No need to recount the names of those who’ve previously unleashed murderous evil among us. They don’t deserve it.

For us, Buffalo was family.

I never met any among the dead and wounded—as most of us had not, of course. But we knew them. We knew the grandmother. The wife. The deacon. The sister. The uncle. The friend who loved to sing and dance. The cousin with the incandescent smile.

Saturday pierced us as if they were our own. Because they were our own.

They just wanted to live. As do the rest of us.

(A parenthetical pause: We have work to do among our own. So much to do to stop killing our own. Especially our youth. Killing with a wanton disregard for life that pierces too many as deeply as did the heinous rage in Buffalo.)

More columns by Roy S. Johnson

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Know this: Nobody wants to replace y’all.

Immigrants don’t want to replace y’all. They just want to improve life for themselves and their families, just as your ancestors did.

Ten People Killed In Mass Shooting At Buffalo Food Market

BUFFALO, NEW YORK – MAY 16: Family members of 86-year-old Ruth Whitfield who was killed during a mass shooting at Tops market listen as attorney Benjamin Crump speaks during a press conference on May 16, 2022 in Buffalo, New York. A gunman opened fire at the store on Saturday killing ten people and wounding another three. The attack was believed to be motivated by racial hatred. (Photo by Scott Olson/Getty Images)Getty Images

We don’t want to replace y’all.

We want to be able to shop for healthy food options. Just like y’all.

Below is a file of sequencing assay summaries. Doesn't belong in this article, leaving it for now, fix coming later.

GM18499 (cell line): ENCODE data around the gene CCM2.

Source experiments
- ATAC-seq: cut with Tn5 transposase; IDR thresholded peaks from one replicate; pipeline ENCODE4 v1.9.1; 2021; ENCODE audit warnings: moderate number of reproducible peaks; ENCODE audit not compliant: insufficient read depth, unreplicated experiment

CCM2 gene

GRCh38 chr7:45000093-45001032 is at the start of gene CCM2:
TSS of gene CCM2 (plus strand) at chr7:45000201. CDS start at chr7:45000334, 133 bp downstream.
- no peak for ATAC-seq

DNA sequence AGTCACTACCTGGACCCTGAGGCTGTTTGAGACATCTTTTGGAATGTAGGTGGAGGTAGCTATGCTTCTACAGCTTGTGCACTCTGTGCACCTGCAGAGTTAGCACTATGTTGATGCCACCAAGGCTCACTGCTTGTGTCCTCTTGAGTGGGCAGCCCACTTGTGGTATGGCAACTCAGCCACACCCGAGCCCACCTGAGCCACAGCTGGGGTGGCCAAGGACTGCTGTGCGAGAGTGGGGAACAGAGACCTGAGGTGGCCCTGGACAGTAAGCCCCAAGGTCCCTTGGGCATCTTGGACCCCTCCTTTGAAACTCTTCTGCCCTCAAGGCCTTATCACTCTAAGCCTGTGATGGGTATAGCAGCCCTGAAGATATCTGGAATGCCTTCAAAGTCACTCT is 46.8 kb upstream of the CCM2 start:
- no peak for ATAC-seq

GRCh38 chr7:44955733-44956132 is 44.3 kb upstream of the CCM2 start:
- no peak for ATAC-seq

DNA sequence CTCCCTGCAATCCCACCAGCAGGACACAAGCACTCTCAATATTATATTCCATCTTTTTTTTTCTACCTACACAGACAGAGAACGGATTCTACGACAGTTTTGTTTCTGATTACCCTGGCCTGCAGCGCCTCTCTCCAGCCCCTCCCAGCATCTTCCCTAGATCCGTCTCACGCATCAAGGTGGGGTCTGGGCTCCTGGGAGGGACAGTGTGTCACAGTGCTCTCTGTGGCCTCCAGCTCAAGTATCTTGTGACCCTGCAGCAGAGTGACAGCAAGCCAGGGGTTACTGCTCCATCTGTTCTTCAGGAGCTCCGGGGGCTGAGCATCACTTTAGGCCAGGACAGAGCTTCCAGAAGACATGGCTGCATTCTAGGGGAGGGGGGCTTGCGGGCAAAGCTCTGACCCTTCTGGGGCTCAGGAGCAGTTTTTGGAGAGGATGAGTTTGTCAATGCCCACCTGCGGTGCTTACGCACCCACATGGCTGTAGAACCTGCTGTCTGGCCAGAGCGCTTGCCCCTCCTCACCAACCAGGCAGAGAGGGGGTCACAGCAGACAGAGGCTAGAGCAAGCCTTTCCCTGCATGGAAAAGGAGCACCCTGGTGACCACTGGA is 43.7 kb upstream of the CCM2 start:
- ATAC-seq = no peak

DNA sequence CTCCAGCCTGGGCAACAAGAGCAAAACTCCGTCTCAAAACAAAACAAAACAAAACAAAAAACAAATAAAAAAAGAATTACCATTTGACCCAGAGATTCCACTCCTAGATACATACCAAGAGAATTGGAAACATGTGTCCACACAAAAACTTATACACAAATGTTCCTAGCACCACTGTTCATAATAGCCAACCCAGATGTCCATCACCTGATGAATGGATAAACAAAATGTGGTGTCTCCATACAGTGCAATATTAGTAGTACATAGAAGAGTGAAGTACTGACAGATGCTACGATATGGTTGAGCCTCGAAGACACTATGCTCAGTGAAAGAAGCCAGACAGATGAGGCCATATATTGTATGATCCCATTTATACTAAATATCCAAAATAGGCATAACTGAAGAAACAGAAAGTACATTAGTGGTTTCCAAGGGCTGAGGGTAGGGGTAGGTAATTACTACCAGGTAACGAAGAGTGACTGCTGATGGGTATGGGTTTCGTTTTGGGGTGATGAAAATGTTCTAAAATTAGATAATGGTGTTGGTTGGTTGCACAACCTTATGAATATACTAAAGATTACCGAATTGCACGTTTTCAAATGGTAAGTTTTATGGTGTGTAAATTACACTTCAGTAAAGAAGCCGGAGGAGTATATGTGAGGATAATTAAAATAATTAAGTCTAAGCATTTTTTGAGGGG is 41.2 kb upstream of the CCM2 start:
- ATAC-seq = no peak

We want to be able to jog without fearing men in a pickup truck will end our life. Just like y’all.

We want access to quality health care. Just like y’all.

We want our children to attend challenging, robust schools. Just like y’all

We want to be able to rise economically, according to our gifts, skills, and determination. Just like y’all.

We want to be able to go into a bank and not immediately be deemed a credit risk. Just like y’all

We want to be able to walk through a store without being eyeballed and followed. Just like y’all.

We don’t want to replace y’all. Not at all. We just want to live.

Besides, by continuing exposing and espousing illogic, hateful, racist rhetoric and theories that only feed the weak, the insecure, and the fearful—by continuing to spawn monsters like the man in Buffalo—you’re replacing yourselves. Diminishing yourselves.

Nothing replaced the dinosaurs, after all.

They just became extinct.

More columns by Roy S. Johnson

Colorado arrest, jailing of Jerry Jeudy dilutes domestic violence’s abhorrent depths

Any reasonable, empathetic Republicans out there? Time to stand up

After my challenge, Alabama’s reasonable republicans stood up

Squash NFL naysayers, Colin Kaepernick, play in the USFL

Remembering Birmingham Holocaust survivor as Alabama remembers

Roy S. Johnson is a 2021 Pulitzer Prize finalist for commentary and winner of 2021 Edward R. Morrow prize for podcasts: “Unjustifiable”, co-hosted with John Archibald. His column appears in The Birmingham News and AL.com, as well as the Huntsville Times, the Mobile Press-Register. Reach him at [email protected], follow him at twitter.com/roysj, or on Instagram @roysj.